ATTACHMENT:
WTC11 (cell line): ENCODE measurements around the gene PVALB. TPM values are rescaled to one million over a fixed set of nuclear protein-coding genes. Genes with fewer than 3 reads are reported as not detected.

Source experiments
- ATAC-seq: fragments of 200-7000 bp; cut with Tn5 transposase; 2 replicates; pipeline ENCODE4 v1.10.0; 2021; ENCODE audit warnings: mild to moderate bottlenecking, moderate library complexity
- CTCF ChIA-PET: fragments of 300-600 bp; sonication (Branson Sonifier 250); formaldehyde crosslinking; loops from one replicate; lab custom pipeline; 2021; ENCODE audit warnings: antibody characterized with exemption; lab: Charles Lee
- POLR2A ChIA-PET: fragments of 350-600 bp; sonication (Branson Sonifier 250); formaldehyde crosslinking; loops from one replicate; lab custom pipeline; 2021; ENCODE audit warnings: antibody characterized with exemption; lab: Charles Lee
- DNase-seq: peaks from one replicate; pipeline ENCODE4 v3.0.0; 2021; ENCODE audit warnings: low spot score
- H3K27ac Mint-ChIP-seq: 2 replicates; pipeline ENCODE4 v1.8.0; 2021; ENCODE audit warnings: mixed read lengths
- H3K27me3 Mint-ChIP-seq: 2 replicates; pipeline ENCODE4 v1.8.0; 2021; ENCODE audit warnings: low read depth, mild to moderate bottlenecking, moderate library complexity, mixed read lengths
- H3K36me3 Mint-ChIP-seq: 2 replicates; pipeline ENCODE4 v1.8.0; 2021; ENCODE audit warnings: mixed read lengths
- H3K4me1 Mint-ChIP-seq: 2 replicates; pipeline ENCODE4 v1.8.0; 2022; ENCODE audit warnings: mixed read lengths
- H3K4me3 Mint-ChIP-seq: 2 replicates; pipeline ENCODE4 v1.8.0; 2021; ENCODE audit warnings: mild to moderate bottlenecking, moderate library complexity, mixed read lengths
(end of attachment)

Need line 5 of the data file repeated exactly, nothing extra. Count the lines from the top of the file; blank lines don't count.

- POLR2A ChIA-PET: fragments of 350-600 bp; sonication (Branson Sonifier 250); formaldehyde crosslinking; loops from one replicate; lab custom pipeline; 2021; ENCODE audit warnings: antibody characterized with exemption; lab: Charles Lee